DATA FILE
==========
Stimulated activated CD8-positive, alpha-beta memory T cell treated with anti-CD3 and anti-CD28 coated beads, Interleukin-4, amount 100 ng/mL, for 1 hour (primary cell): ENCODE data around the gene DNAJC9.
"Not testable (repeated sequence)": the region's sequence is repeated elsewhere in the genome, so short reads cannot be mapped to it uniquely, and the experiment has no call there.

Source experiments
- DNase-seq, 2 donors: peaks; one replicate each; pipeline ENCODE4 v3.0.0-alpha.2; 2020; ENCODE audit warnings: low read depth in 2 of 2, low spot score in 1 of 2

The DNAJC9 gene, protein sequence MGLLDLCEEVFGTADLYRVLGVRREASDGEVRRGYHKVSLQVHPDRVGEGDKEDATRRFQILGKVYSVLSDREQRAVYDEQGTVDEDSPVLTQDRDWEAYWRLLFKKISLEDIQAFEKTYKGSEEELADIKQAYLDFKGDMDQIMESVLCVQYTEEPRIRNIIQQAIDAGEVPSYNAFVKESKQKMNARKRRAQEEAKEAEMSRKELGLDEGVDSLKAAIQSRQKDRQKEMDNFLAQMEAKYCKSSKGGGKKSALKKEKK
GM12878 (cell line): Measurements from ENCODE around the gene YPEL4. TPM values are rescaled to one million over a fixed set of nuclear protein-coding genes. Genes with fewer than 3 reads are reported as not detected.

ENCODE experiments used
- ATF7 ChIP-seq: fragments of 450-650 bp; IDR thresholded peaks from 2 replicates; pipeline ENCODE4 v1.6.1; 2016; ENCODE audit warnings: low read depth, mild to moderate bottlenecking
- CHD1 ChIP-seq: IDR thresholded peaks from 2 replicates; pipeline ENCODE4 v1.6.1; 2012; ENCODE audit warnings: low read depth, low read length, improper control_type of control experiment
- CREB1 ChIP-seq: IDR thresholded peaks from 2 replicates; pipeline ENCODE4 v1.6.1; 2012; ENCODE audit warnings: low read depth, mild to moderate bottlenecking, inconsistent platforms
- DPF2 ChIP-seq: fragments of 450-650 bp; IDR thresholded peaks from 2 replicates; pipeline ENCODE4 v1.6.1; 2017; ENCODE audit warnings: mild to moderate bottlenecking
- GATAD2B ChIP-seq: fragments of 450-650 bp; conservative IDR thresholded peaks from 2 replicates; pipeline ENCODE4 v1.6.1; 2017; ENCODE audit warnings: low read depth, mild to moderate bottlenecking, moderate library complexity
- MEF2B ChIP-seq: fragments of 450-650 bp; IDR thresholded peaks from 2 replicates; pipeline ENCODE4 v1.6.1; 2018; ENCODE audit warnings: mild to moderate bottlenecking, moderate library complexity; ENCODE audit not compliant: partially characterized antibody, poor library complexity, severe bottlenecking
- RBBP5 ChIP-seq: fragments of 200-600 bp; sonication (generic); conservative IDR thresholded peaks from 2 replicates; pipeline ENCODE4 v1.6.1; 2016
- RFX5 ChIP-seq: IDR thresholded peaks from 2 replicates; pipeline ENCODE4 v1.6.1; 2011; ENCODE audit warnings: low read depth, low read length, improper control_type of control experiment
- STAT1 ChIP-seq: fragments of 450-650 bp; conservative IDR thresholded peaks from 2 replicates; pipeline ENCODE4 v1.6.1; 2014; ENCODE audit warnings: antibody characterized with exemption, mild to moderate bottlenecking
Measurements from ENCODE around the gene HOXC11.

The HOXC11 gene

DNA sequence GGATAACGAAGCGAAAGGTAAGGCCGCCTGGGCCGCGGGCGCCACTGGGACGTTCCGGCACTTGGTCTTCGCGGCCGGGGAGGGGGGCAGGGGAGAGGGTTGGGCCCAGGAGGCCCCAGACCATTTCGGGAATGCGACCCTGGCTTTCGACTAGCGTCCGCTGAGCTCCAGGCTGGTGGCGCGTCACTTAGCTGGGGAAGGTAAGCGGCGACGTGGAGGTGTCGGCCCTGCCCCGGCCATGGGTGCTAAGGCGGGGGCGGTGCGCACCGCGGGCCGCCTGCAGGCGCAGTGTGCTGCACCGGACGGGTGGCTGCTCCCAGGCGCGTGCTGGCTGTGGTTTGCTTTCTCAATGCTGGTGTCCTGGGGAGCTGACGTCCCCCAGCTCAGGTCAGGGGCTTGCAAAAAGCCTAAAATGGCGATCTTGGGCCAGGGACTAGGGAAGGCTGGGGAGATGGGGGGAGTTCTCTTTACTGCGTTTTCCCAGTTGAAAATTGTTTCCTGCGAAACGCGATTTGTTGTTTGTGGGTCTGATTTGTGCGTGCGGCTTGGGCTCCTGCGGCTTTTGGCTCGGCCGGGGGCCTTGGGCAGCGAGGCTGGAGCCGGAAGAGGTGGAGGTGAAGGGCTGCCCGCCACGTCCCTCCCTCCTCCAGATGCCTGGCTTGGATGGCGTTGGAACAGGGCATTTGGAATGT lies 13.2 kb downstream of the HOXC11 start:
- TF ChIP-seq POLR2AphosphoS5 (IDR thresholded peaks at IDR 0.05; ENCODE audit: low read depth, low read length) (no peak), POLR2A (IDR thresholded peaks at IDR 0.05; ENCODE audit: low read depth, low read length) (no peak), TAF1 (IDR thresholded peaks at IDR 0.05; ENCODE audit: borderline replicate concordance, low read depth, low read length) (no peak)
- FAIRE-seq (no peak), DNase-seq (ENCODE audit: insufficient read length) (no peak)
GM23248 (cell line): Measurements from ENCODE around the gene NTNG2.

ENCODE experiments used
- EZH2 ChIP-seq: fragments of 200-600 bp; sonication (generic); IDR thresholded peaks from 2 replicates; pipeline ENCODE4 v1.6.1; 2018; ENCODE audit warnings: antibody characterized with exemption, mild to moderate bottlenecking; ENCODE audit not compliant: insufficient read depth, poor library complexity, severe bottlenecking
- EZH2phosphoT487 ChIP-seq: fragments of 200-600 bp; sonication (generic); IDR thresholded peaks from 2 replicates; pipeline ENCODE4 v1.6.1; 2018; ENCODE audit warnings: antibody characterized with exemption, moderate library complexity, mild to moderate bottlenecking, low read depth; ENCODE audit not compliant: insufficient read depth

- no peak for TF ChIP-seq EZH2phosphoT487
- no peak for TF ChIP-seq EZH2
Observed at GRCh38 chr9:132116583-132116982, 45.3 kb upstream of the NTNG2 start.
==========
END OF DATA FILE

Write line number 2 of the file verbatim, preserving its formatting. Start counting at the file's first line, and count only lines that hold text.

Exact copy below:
"Not testable (repeated sequence)": the region's sequence is repeated elsewhere in the genome, so short reads cannot be mapped to it uniquely, and the experiment has no call there.